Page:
by Valerie Shu
He was down to 1 canister of oxygen.
He stands at the doorway of what had once been a Walmart, the pale orange dawn at his back.
All that was left of it was a dark, ruined shell. Somebody had ripped the automatic sliding doors off their tracks, letting the cracked glass serve as a nightmarish welcome mat for whatever straggler was desperate enough to enter.
At least he didn’t need to worry about running into other people anymore – everyone had been evacuated by the government in the last wave. Everyone but the unlucky ones like him, left to fight over what was left in the ghost town. Apparently, there was a biosphere north of there: a safe haven, protected from the toxic air. Away from this twisted wasteland where your life depended on the orange digits on your wrist and the canister of oxygen strapped to your back.
He didn’t know whether he wanted it to be BS more than he wanted it to be real. It seemed too good – and too unfair – to be true.
The only reason he’d survived two months after the last wave of evacs was because he’d been smart enough to buy the oxygen as soon as the government had started distributions. By the time people realized that money no longer mattered in this world – that nothing but oxygen did – half the town was dead and the other half was fighting tooth and nail for the last canisters.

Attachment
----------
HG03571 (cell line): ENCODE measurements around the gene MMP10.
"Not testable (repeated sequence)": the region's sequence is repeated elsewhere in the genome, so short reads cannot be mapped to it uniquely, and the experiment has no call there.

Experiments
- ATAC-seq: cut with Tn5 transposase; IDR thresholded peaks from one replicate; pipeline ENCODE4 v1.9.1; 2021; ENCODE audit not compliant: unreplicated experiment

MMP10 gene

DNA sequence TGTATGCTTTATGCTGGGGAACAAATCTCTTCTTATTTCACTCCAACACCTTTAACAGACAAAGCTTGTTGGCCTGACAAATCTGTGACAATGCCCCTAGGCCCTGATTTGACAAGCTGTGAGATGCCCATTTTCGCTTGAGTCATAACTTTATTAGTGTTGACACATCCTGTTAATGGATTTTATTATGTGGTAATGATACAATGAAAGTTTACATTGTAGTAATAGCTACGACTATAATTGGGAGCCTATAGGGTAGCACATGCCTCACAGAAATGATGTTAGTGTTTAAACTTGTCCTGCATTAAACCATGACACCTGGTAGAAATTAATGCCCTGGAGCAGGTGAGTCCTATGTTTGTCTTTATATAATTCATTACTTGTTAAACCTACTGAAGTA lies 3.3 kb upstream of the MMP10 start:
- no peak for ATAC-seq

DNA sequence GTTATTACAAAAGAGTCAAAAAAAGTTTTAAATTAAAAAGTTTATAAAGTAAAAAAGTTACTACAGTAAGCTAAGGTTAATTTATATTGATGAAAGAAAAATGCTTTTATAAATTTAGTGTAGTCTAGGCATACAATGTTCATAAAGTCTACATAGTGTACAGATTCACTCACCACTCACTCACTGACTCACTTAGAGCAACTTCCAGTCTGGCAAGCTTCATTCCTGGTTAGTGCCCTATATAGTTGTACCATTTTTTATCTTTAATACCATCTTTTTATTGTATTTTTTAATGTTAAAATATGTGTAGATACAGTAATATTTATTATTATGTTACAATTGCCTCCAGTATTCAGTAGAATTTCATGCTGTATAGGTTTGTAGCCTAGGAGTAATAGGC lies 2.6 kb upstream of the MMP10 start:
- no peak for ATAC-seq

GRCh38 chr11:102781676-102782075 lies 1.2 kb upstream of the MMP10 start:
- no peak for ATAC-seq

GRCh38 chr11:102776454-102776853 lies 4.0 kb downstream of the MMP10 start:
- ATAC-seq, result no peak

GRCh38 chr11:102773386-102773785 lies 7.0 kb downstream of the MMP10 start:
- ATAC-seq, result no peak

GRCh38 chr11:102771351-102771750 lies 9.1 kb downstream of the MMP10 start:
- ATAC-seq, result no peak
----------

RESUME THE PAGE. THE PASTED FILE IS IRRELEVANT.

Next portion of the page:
But now, his luck had run out, and he was down to the last one.
Adjusting the thick rubber mask covering his face, he entered the store.
The first few aisles had been picked to shreds. Food, scrap metal, cans, paper littered the floor, trampled into the hard white tile. Overturned shopping carts laid motionless on the ground, wheels outstretched into empty air. Here and there he spotted a recognizable shape – a pair of socks still stapled in their packaging, a 12-pack of washable Crayola markers, a box of Kraft macaroni. Remnants of an old world where even resources as basic as air were taken for granted.
His foot came down on something in the debris, making him jump at the sound of metal skittering against concrete. Pausing, he nudged it over with the toe of his boot and bent to retrieve it. Even though the plastic screen in the front of it had been punctured and the band was mangled beyond repair, he recognized it instantly. Cold dread weighing down his fingers, he turned it around and read the dim amber number stamped on its front, dead and empty. 0:00:00. Almost on instinct, he checked the identical one on his wrist. 00:39:18.
Suddenly feeling sick, he turned the mangled piece of metal in his hand and threw it away from him as hard as he could, feeling his stomach turn as the crunch of glass and metal reached his ears. Its owner wouldn’t be needing it anymore.
He could still remember the monotone voice of the newscaster the day it was announced that the government would be rationing out oxygen.
For weeks, months, years before that, the news had been filled with increasingly alarming reports of toxic air and overpollution. It wasn’t like he hadn’t noticed the sky getting ashier and ashier, or the crowds of activists congregating on street corners, or religious freaks shoving bibles into his hands in front of Cracker Barrels.